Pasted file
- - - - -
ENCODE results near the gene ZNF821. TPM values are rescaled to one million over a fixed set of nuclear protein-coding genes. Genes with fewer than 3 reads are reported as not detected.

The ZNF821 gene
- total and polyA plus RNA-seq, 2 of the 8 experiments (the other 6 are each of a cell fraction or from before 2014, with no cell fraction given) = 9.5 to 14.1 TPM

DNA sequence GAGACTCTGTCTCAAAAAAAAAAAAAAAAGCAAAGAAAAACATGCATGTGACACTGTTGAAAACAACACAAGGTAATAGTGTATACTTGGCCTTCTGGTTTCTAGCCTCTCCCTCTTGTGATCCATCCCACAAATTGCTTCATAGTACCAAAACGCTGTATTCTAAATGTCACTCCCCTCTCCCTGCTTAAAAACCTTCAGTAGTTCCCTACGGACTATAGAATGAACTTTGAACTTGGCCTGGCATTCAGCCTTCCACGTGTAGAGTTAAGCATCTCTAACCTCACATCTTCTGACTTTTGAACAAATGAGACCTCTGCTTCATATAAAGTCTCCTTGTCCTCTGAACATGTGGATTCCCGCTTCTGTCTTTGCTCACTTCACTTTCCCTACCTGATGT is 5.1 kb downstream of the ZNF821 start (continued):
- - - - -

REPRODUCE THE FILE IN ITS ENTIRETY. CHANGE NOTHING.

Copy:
ENCODE results near the gene ZNF821. TPM values are rescaled to one million over a fixed set of nuclear protein-coding genes. Genes with fewer than 3 reads are reported as not detected.

The ZNF821 gene
- total and polyA plus RNA-seq, 2 of the 8 experiments (the other 6 are each of a cell fraction or from before 2014, with no cell fraction given) = 9.5 to 14.1 TPM

DNA sequence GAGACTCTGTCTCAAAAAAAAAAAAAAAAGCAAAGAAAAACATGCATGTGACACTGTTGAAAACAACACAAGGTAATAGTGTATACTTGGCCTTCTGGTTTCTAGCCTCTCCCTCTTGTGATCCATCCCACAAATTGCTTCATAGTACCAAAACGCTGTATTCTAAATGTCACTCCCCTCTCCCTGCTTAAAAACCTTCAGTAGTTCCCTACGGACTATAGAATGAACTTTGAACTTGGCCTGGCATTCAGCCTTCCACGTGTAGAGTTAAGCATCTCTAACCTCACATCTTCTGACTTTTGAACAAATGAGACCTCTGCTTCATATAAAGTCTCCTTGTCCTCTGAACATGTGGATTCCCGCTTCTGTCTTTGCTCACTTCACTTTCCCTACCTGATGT is 5.1 kb downstream of the ZNF821 start (continued):